Will you do anything so your child can attend his or her dream school?
Some Dual Enrollment Classes are Held at the High School
Sometimes a student doesn't even need to leave campus to attend a dual enrollment class. That's because college instructors and administrators are beginning to expand their services, especially in low-income areas.
These courses are often grant-funded and available at a very low cost to students, approved by their high school guidance counselor to take these classes. This wouldn't be a good idea for a student who struggles, as the grades earned in dual enrollment are etched in stone, and will appear on final college transcript.
The Benefits of Dual Enrollment
Your son or daughter can now earn college credits while still in high school. (However, if your school offers AP classes, this may be a better option.) This allows them to attend classes at a college. The courses they take also count toward their high school diploma.
This can potentially save you thousands of dollars in tuition, because your child can complete his or her first year of college before graduating from high school. Some students have even been able to earn an associate's degree this way.
Dual enrollment classes cost only a fraction of what you'd pay for a regular college course.
Early Action Versus Regular Deadline
The college acceptance process has changed a little since you mailed your own college applications. Back then, the deadlines were either right around Christmas, or, at less selective schools, whenever you got around to sending your admissions packet in.
Now, though, many students apply early in their senior year, usually before November 15. This has several advantages. One is that early action students usually have a higher rate of acceptance. It shows admissions officials that you are highly interested in attending. One college admissions expert compared this to adding 100 points to your SAT score.
However, there are some things to be aware of. You don't want to confuse this with single restrictive "early decision." This is a binding agreement. You are telling the school that if accepted you will attend.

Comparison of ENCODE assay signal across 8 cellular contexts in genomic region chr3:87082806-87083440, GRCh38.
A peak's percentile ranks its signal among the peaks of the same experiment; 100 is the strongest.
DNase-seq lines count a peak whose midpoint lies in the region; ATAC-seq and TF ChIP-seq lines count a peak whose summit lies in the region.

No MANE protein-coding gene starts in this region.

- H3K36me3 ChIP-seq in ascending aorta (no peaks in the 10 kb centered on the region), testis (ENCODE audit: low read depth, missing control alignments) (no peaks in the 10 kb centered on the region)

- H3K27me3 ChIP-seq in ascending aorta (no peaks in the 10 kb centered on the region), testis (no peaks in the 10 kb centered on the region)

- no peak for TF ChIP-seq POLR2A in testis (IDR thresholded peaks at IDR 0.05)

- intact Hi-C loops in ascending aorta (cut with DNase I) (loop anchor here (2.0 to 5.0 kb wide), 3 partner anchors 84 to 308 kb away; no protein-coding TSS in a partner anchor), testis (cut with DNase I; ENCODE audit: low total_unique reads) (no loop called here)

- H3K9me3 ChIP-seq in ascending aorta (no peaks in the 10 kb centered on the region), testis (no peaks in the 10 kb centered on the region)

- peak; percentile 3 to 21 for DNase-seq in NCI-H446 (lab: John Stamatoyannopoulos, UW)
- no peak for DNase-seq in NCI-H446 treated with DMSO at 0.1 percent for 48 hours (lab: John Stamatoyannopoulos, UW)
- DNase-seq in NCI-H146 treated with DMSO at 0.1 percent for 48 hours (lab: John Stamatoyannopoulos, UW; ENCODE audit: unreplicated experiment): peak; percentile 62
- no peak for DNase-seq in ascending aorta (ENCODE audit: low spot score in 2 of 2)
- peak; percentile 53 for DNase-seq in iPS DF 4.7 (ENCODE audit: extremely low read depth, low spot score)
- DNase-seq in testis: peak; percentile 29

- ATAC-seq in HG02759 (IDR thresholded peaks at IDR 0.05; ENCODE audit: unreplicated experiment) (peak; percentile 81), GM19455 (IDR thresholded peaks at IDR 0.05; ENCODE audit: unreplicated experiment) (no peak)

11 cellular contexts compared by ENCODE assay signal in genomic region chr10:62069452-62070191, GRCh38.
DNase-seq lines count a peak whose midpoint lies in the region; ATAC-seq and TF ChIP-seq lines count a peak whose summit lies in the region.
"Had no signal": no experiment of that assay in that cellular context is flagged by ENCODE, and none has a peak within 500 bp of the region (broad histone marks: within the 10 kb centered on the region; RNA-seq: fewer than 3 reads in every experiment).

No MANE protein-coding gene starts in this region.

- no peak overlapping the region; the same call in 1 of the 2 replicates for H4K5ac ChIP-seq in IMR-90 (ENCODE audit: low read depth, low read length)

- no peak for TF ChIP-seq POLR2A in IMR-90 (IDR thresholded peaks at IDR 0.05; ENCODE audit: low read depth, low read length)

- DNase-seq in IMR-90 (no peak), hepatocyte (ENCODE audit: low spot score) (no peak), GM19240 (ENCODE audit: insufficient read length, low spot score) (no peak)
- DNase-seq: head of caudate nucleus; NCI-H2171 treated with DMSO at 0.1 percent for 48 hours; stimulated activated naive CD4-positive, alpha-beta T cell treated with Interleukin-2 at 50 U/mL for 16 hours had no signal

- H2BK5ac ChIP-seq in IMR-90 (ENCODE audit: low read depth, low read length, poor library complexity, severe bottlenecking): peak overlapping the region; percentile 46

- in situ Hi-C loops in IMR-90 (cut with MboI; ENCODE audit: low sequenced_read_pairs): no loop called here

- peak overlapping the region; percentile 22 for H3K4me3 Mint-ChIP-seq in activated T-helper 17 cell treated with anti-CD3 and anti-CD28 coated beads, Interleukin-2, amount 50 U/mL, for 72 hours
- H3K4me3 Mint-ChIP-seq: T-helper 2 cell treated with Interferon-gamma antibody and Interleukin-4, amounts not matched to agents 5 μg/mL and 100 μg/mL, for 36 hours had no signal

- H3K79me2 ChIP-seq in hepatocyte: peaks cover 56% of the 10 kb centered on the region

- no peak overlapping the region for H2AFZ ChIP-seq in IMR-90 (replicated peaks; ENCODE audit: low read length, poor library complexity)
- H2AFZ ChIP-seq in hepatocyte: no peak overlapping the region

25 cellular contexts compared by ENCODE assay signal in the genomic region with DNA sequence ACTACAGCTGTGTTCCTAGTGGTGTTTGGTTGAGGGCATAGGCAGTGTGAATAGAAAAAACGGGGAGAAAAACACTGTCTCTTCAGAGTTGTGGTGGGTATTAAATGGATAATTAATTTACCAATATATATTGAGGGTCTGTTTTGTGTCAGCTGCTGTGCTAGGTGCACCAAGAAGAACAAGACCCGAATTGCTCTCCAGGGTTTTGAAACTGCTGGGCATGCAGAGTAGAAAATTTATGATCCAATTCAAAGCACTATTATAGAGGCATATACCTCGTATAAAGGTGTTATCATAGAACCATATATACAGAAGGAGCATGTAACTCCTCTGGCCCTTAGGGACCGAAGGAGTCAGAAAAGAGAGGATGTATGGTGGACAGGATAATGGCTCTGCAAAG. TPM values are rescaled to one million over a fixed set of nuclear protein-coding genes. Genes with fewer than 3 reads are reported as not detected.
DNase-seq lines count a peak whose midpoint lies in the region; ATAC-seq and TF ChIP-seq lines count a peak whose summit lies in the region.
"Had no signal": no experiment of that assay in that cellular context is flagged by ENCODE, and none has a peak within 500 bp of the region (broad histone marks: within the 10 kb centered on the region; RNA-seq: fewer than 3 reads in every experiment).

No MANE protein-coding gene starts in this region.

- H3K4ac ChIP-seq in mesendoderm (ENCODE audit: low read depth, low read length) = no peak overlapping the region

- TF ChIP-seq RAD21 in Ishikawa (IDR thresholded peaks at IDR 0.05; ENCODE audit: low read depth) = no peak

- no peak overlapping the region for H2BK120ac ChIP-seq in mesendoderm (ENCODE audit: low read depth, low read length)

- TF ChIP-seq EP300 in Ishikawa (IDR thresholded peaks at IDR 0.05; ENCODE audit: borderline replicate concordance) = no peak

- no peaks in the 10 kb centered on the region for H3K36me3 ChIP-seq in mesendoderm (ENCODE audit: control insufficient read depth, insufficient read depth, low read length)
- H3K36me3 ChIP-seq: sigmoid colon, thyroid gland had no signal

Also, some private schools do not allow you to apply early action to another private institute.
A Guidance Counselor Can Make or Break Your Application
Treat your guidance counselor very well. Admission decisions will hinge upon his or her recommendations. In fact, your high school counselor has enormous power. (Whether or not this is a good thing is a matter of debate. But it is a reality.) He or she is in direct contact with admissions representatives, and much of a counselor's job is building relationships with these officials.
He or she is expected to give honest information. Anything less will put their professional reputation on the line. It will also jeopardize the admissions of future students.
Be on your best behavior when dealing with your guidance counselor. This goes for parents, as well as for students.
Chasing Private Scholarships is a Waste of Time
Many people are under the mistaken impression that there are billions of dollars in unclaimed scholarships. However, this doesn't seem to be the case. Private scholarships are few and far between, and you can waste a lot of precious time chasing down this elusive educational funding.
Even if you do land some money, it probably won't help. That's because the school you eventually attend will probably count it as an asset, and reduce your aid accordingly.
Most scholarship money comes directly from the school you'll attend. This is known as "institutional aid." A student's time is probably much better spent keeping their grades up or working at a part-time job in order to save money for college.
Beware of Parent PLUS Loans
- How a Parent PLUS Loan Can Destroy Your Life
College tuition has increased to where it's no longer affordable for the average family. Parent PLUS loans are part of the problem.